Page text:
Who are Ukraine’s neo-Nazi Azov Battalion?

Far-right regiment emerged in 2014 in fight against pro-Russian rebels in Donbas

Joe Sommerlad
Thursday 24 March 2022 17:59
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Drone footage shows Mariupol buildings decimated by Russian bombing

In justifying his invasion of Ukraine last month, Russian president Vladimir Putin told his citizens the war was a “special military operation” intended to “demilitarise and de-Nazify” the neighbouring state and to protect pro-Russia separatists in the east of the country from genocide.

Accusing Ukrainian president Volodymyr Zelensky, a Jew who lost family members in the Holocaust, of presiding over a “Nazi” government is an astonishing allegation and Ukraine was quick to file a lawsuit with the International Court of Justice (ICJ) arguing that Mr Putin was misusing the word “genocide”, coined by Polish lawyer Raphael Lemkin in 1944 with a view to prosecuting the atrocities of the Third Reich, as a bogus pretext for his attack.

The ICJ agreed and ruled on 16 March that Moscow must immediately cease its military operation, an order that has so far been dismissed and ignored by the aggressor.

Despite denying intentionally targeting Ukrainian citizens in its shelling campaigns, Russia has already been accused of war crimes over the conduct of its military during the first month of the conflict, which has seen it indiscriminately bomb maternity hospitals, children’s nurseries, residential apartment blocks, a theatre being used as a shelter and even a Holocaust memorial to the 33,771 Jews massacred at Babi Yar in September 1941.

Rape, torture and murder have also been alleged as cities like Kharkiv and Mariupol are beaten into submission with brutal siege warfare tactics.

Mr Zelensky made his own thoughts clear about what is taking place in his country when he addressed the Israeli parliament recently, telling its lawmakers that Mr Putin is attempting to carry out a “permanent solution”, explicitly likening his methods to the Nazi extermination campaign that led to the mass murder of six million European Jews in its concentration camps.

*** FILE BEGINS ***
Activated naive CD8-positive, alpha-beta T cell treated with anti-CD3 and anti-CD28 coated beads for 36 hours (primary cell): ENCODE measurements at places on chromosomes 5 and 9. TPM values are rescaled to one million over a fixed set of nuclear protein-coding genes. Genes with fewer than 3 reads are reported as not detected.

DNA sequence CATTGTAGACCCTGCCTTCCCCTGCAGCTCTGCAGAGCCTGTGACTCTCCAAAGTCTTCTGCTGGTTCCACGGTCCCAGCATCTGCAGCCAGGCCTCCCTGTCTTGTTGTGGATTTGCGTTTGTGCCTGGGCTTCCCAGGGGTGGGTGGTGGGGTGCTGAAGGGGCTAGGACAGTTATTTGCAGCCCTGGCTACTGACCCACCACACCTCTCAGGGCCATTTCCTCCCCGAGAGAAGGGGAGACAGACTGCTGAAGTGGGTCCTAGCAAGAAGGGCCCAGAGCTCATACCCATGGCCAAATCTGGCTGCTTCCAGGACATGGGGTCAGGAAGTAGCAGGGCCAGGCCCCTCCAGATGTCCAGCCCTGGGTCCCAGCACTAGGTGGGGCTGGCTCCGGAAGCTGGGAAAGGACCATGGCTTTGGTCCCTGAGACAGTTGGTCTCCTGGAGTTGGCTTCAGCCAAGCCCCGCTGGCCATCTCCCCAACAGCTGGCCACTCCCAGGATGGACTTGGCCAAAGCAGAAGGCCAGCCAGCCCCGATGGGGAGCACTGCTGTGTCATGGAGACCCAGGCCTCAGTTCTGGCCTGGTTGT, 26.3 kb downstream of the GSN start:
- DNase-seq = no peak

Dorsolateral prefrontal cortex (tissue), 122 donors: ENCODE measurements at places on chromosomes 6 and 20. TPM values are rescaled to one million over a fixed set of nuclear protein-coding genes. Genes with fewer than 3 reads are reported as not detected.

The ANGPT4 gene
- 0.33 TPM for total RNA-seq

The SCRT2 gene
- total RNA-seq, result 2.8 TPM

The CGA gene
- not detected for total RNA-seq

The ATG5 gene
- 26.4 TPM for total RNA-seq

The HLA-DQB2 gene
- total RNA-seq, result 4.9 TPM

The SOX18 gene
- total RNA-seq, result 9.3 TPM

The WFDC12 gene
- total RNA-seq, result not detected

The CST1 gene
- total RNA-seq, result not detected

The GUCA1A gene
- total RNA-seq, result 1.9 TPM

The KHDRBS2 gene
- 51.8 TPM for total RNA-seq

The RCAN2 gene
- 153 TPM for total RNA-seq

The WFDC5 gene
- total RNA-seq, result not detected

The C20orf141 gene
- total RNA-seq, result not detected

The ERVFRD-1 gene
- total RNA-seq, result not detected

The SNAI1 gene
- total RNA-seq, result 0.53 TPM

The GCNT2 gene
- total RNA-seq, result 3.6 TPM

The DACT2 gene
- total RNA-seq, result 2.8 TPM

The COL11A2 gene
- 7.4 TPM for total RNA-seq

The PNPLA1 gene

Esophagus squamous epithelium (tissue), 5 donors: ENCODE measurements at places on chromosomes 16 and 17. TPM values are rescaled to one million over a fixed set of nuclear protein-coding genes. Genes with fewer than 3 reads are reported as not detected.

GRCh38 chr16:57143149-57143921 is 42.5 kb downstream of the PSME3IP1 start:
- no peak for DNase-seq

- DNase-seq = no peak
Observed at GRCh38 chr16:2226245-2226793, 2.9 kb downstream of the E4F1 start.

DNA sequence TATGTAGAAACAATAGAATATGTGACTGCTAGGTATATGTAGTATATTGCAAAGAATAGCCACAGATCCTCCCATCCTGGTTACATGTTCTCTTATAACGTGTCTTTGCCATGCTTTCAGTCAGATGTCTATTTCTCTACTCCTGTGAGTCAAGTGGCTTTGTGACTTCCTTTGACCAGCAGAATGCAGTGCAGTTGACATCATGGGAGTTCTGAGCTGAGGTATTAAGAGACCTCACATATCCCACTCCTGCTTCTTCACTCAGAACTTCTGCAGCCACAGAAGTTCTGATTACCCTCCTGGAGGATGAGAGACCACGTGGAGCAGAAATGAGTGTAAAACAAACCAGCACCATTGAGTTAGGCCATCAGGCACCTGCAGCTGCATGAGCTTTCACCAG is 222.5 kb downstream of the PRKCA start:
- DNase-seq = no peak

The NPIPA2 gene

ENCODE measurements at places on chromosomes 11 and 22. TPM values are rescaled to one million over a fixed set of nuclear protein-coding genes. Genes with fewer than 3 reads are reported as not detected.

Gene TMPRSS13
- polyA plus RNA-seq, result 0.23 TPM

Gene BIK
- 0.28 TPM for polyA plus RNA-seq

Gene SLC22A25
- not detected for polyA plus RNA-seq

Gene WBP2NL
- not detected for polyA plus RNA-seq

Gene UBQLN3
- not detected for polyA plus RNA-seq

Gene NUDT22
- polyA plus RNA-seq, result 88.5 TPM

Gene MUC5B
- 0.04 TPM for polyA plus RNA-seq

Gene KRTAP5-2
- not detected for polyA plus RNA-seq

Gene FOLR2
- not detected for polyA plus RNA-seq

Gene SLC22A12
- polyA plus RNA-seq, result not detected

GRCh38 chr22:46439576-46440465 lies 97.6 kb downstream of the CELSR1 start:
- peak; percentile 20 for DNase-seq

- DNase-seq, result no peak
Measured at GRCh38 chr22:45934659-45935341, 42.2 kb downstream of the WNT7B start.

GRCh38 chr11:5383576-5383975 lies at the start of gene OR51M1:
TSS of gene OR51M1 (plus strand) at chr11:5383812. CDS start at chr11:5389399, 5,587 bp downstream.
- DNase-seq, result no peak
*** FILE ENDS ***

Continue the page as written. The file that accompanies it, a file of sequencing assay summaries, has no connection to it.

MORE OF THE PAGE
Of the missile attack on the Babi Yar memorial, he told his audience in The Knesset: “You know what this place means, where the victims of the Holocaust are buried.”

Russia’s actions over the last month have meanwhile begun to inspire anti-Semitic hate crimes abroad, with North Yorkshire Police launching an appeal for information after gravestones in a Ripon cemetery were desecrated with swastikas and the distinctly fascist “Z” symbol associated with Russian troops and support for the war.

For all of that, it should also be observed that Ukraine is not entirely free from the stain of neo-Nazism either.

The basis for Mr Putin’s allegation against Mr Zelensky’s government in Kyiv appears to be the role of a notorious far-right militant group known as the Azov Battalion in the fighting that has raged in the Donbas regions around Donetsk and Luhansk since the Maidan protests and Russia’s annexation of Crimea in 2014.

The group began life as a volunteer force in May that year after Ukraine’s then-minister of internal affairs, Arsen Avakov, authorised the creation of new paramilitary organisations of no more than 12,000 members to battle the rebel fighters.

It was organised by Andriy Biletsky, a white supermacist former football hooligan associated with the FC Metalist Kharkiv ultras, known as Sect 82, who went on help lead the Patriot of Ukraine and Social National Assembly far-right groups.

Known as “Bely Vozd” (White Ruler) by his supporters, Mr Biletsky has written: “The historic mission of our nation in this critical moment is to lead the white races of the world in a final crusade for their survival. A crusade against the Semite-led untermenschen [inferior races].”

His unit, fit and well-equipped, first saw combat in the recapture of Mariupol in June 2014, the success of which saw the port city become its base, undoubtedly one reason Russian forces have placed so much emphasis on securing it during recent weeks, bombing more than 80 per cent of its buildings, cutting off all electricity, water, heating and lines of communication and leaving corpses unburied in the streets.

A tattooed Azov Battalion recruit in August 2015